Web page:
“Mercy cannot become a mere parenthesis in the life of the Church”, because the story of Jesus’ meeting with the adulterous woman is an “icon” – not only of the Extraordinary Year of Mercy that has just ended – but also of Christian mode of life. The Jubilee ends, the Jubilee continues: in the Apostolic Letter “Misericordia et misera”, released today, Pope Francis affirms that “this is the time of mercy”, calling for a “pastoral conversion” that gives priority to the poor and to attentive listening to the faithful. “May our communities reach out to all who live in their midst, so that God’s caress may reach everyone through the witness of believers.” Francis’ invitation: the temptation to theorize “about” mercy can be overcome “to the extent that our daily life becomes one of participation and sharing.” The new elements of the document envisage the faculty for all priests, “in virtue of their ministry”, to “absolve those who have committed the sin of procured abortion”; the extension of the absolution of sins to the Lefebvrians “until new dispositions”; the continuation of the service of the “Missionaries of mercy”; the proposal to dedicate one Sunday to the study of the Holy Scriptures in dioceses and to establish a World Day for the Poor on the Thirty-Third Sunday of Ordinary Time.
“In a culture often dominated by technology, sadness and loneliness appear to be on the rise, not least among young people.” The analysis of the Pope: for a future that is “not prey to uncertainty” mercy is the only antidote to “depression, sadness and boredom, which can gradually lead to despair.” The Pope expresses a firm No “to illusions that promise quick and easy happiness through artificial paradises”, Yes to mercy like a “a gusting but wholesome wind”, before which “we cannot remain unaffected, for it changes our lives”, as we have experienced during the Jubilee year that has just ended.
Now “it’s time to look ahead” through authentic “pastoral conversion” in the liturgy, in the sacraments, in catechesis, in listening to the Word of God, in the care and preparation of the homily.
“It is my great desire that the Word of God be better known and more widely diffused”, writes the Pope proposing one Sunday “given over entirely” to the Holy Scriptures, with initiatives of pastoral “creativity”, including the “transmission of the lectio divina.”
“The Sacrament of Reconciliation must regain its central place in the Christian life”, Francis recommended extending the ministry of all 1 142 “Missionaries of Mercy” sent to dioceses worldwide during the Jubilee. “We confessors” – added the Holy Father providing accurate instructions for carrying out the ministry – “feel responsible, then, for actions and words that can touch the heart of penitents and enable them to discover the closeness and tenderness of the Father who forgives.” Even “in the most complex cases.”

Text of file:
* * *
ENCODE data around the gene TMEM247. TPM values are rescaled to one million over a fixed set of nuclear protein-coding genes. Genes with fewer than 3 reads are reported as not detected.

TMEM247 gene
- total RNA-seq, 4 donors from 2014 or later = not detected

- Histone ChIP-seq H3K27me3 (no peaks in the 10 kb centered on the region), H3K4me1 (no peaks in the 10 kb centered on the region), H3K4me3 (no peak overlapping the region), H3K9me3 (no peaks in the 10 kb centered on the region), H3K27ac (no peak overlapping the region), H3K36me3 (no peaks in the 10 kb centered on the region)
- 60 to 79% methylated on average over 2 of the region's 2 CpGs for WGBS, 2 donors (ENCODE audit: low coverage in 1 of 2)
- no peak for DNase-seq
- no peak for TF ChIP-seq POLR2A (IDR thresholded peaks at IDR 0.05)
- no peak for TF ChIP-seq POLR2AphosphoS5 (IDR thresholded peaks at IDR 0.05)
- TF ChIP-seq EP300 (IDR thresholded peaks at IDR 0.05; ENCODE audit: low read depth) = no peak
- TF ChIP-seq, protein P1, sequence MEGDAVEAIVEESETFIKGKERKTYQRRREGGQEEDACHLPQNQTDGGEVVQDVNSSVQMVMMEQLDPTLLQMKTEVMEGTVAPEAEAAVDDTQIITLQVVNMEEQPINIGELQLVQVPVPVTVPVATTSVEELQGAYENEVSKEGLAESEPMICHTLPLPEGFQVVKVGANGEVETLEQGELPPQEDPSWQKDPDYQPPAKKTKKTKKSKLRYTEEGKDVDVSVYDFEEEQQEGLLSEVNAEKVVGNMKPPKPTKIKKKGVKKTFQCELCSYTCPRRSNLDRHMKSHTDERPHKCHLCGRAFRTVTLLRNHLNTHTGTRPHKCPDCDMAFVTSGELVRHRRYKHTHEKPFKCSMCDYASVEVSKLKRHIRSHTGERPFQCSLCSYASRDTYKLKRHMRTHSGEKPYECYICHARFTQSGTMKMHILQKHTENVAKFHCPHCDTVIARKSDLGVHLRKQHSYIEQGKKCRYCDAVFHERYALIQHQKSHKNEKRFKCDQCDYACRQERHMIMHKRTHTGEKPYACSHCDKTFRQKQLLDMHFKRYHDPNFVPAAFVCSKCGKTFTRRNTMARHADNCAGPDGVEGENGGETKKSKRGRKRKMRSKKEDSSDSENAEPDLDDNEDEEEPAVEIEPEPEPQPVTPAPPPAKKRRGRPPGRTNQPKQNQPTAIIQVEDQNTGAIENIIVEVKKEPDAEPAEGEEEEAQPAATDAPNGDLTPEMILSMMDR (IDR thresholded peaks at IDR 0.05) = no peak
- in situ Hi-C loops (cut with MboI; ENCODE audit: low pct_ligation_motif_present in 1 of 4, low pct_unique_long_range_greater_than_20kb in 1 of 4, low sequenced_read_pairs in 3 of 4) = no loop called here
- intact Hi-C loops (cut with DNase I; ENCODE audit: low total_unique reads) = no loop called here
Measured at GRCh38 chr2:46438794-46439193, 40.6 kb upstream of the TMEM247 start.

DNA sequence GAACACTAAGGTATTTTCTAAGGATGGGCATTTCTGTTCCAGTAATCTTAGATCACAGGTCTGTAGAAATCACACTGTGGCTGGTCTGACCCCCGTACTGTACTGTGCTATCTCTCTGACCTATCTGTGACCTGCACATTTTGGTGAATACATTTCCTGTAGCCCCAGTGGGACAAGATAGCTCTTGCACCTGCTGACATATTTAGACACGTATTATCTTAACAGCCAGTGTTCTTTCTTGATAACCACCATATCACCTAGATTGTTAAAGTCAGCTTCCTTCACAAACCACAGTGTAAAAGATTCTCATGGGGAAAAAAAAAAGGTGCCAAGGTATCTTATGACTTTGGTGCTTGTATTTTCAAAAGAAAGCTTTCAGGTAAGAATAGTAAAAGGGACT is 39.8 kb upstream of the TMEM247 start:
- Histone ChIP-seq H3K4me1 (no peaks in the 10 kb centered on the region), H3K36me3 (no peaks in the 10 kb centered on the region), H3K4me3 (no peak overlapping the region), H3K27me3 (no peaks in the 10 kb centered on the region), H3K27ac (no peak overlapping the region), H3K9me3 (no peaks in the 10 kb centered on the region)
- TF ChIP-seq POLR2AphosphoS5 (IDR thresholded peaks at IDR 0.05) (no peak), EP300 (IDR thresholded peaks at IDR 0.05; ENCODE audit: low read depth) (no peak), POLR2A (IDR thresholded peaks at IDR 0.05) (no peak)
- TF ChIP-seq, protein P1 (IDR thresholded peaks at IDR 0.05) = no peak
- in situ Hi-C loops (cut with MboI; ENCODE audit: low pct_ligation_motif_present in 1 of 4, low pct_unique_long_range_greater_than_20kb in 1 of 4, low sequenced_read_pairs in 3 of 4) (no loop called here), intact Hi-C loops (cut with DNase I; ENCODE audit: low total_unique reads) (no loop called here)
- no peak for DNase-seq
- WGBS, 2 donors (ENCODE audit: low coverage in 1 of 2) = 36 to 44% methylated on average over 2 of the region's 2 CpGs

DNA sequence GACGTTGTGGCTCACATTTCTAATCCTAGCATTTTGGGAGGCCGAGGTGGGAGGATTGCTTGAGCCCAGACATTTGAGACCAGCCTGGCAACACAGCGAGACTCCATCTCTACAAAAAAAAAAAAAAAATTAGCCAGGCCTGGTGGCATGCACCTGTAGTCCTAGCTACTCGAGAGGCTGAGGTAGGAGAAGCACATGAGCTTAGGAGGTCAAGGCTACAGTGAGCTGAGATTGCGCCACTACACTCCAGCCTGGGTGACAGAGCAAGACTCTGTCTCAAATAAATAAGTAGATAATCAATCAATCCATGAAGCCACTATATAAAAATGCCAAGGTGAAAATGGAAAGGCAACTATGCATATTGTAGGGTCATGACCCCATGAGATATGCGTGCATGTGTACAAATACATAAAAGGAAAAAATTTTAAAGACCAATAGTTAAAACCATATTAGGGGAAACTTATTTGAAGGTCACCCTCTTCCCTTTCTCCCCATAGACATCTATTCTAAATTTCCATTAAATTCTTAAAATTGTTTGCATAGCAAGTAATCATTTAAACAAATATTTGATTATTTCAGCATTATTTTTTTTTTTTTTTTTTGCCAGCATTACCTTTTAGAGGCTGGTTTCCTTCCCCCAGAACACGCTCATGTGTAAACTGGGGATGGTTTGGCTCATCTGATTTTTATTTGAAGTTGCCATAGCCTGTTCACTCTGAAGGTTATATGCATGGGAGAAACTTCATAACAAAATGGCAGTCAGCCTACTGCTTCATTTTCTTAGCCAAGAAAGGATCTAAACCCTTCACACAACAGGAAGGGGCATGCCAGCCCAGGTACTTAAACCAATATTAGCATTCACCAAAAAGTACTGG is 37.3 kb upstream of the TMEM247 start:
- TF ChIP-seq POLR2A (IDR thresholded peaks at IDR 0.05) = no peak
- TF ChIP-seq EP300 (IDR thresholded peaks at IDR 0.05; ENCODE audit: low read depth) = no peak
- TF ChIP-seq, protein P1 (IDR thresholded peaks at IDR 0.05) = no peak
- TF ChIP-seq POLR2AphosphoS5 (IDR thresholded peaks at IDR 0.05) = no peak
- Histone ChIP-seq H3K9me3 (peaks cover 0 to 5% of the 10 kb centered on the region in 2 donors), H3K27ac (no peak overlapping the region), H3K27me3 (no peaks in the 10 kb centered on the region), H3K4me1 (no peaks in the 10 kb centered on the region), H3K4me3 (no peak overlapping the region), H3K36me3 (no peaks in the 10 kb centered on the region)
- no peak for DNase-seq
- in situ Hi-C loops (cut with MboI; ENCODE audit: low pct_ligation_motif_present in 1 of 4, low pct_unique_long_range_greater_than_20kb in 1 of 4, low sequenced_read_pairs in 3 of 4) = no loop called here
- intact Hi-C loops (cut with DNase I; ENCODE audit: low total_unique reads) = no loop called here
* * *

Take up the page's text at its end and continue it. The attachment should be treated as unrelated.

“I henceforth grant to all priests, in virtue of their ministry, the faculty to absolve those who have committed the sin of procured abortion” is the most remarkable new disposition introduced by the document that extends, to the Priestly Fraternity of Saint Pius X, the faculty to absolve from sins the faithful attending their churches “until new provisions are made.”
“All of us need consolation”, Francis writes recalling one of the most original moments of the Jubilee of Mercy: the Vigil to dry the tears. At a time like our own, “marked by many crises”, “it is important to offer a word of comfort and strength to our families” whose situations will be evaluated with “a careful, profound and far-sighted spiritual discernment”, as recommended in Amoris Laetitia. Also the funeral liturgy must be protected from the tendency present in contemporary culture “to trivialize death to the point of treating it as an illusion or hiding it from sight.”
“The Jubilee now ends and the Holy Door is closed. But the door of mercy of our heart continues to remain wide open.” The Pope gives resonance to the words delivered during the closing Mass of the Jubilee, that set the entire Christian community “on the path of charity”, “the road of mercy, on which we meet so many of our brothers and sisters who reach out for someone to take their hand and become a companion on the way.”
“May our communities reach out to all who live in their midst, so that God’s caress may reach everyone through the witness of believers.” The temptation to “theorize about mercy”, Francis writes, can be overcome “to the extent that our daily life becomes one of participation and sharing.”
Mercy also has a “social value”, the Pope underlines, calling upon the community of believers “to roll up our sleeves and set about restoring dignity to millions of people; they are our brothers and sisters who, with us, are called to build a city which is reliable.” Many “concrete signs of mercy” have been performed during this Holy Year. “But this is not enough. Our world continues to create new forms of spiritual and material poverty that assault human dignity.” Hence “we are called to give new expression to the traditional works of mercy”, to set in motion a “culture of mercy”, that is a “revolution”, not theory.
“The poor will always be with you”, is the imperative underlying the establishment of a World Day for the Poor.
“This is the time of mercy”, Francis reiterates five times: “for each and all, since no one can think that he or she is cut off from God’s closeness and the power of his tender love.” The Pope’s inclusive gaze recalls another gaze, when “the two of them alone remained: mercy with misery”, as Saint Augustine said commenting on the image evoked by the title of the document that closes the Holy Year.